Home»Local News»For Lou Winston the path from Judaism to Catholicism was ‘wondrous’

For Lou Winston the path from Judaism to Catholicism was ‘wondrous’

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April 21, 2011

By Eileen Connelly, OSU

ST. LAWRENCE DEANERY — “Each of us is on a journey of faith,” said Lou Winston, when discussing his RCIA experience with The Catholic Telegraph. “I’m just starting at a different place than other people. That’s what makes it so wondrous. I experience something new every day.”

Lou Winston will be received into the church during Easter Vigil at St. Martin of Tours Parish in Cheviot. (CT photo/Colleen Kelley)

Winston, a software engineer for the Kroger Co. who was raised in Judaism, has been on a search for many years. He had found Jesus but was not quite sure where to find nourishment for this newly discovered faith. He began in the Catholic Church, but also looked into other religious denominations before finding his “spiritual home” at St. Martin of Tours Parish in Cheviot.


He was in his mid-20s when he first realized that “there was something that was missing from my birth religion; it just wasn’t satisfying,” Winston explained.


He met a young Catholic woman and celebrated Christmas with her family. “They were so welcoming to me, and it was such a joyful experience,” he recalled. “That put me on the journey.”


A next step came with marriage and birth of his first child. “I saw my little girl, who so innocent, trusting and helpless. I had always been pro-choice, but my belief in creation and God’s gift to us of children led me to turn pro-life,” Winston said.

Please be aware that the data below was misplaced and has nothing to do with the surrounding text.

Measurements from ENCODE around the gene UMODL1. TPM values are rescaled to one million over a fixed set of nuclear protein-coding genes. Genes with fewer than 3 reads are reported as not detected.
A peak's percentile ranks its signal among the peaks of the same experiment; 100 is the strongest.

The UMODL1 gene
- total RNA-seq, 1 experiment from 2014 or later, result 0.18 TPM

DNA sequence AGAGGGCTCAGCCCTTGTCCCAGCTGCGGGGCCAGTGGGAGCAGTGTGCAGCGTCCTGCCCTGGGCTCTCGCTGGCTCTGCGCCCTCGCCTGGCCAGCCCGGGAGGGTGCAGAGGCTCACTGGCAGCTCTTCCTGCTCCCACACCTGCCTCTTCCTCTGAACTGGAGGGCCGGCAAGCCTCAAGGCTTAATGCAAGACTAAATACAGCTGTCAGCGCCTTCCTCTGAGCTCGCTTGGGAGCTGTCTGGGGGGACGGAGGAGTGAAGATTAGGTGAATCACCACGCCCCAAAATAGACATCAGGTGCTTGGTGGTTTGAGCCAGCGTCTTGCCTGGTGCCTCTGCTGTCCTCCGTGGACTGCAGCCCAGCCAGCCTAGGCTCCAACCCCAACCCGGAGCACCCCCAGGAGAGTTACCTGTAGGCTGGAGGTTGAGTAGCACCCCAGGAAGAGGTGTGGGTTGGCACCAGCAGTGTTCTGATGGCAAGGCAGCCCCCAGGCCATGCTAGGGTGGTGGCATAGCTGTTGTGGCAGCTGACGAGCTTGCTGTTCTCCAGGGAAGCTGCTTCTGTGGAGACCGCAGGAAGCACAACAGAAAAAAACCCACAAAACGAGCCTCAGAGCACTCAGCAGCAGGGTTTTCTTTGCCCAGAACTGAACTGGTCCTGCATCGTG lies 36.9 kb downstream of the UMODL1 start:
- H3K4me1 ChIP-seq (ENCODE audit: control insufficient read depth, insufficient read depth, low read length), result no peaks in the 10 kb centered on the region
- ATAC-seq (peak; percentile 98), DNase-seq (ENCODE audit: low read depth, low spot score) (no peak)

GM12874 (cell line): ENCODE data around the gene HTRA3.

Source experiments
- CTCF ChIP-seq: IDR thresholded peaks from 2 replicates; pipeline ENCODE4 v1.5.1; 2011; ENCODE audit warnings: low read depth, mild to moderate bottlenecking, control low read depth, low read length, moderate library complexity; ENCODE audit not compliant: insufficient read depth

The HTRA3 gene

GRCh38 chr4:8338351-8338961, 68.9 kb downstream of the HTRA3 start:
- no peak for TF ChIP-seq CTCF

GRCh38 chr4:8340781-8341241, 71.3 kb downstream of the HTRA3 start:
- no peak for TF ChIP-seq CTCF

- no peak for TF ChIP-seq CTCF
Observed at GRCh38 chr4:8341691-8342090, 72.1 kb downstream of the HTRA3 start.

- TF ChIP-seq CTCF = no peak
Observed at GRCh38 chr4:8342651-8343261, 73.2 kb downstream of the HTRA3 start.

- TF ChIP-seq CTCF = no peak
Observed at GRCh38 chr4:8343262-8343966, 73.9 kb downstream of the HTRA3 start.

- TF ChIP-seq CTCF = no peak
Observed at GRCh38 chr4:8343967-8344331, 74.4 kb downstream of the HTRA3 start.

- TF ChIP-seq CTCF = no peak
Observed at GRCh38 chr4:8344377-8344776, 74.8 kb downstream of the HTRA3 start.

His interest in Catholicism was also influenced by the strong Catholic presence on Cincinnati’s west side, where he has lived for nearly 40 years.


“I was moved by how my neighbors related to God and to their fellow man,” Winston said. “When my mother was sick, so many people said, ‘I’ll pray for her.’ You don’t hear that in many faith traditions.”


Winston and his wife eventually separated and divorced, which he describes as “a very painful time.” But faith questions continued, and although there are several Catholic churches in proximity to his home, he was drawn to the spirituality of the parishioners and the sense of welcoming extended to him at St. Martin. He worshipped regularly at the parish for two years before inquiring about the RCIA process.


His enthusiasm for Catholicism has grown each session the group has met since last August, whether they were learning about Catholic social teaching or the sacraments.


“I’m very impressed by Catholic social teaching,” Winston said. “It spells out our responsibilities and makes it clear that our faith isn’t a matter of entitlement and is more than a Sunday thing. It means we have to take of other people.”


“The spiritual nourishment that Catholics receive through the sacraments is so special,” he added. “Jesus gives us that through the Eucharist. It’s protection against sin. It makes all the difference in the world.”


His sponsor, Tom Gibson, has been especially helpful, noted Winston. “Our friendship has been a tremendous by-product of this journey. It’s been a blessing. I can ask him anything.”
Marti Barnes, pastoral associate at St. Martin, said she has been moved by Winston’s faith and commitment.


 “Lou has demonstrated an amazing enthusiasm and passion for the faith,” she said. “He is hungry for knowledge, hungry for the Eucharist and hungry for a deep relationship with Jesus.”


As Easter Vigil approaches, Winston said, “I’m nervous, but looking forward to receiving the sacraments and starting my formal relationship with Jesus. I’ll be so happy that I’ve reached the Promised Land.”


His advice for others on the journey of faith toward Catholicism is to “make that inquiry. You’ll never go back,” he said. “It took me a long, long time. Don’t take as long as I did!”  

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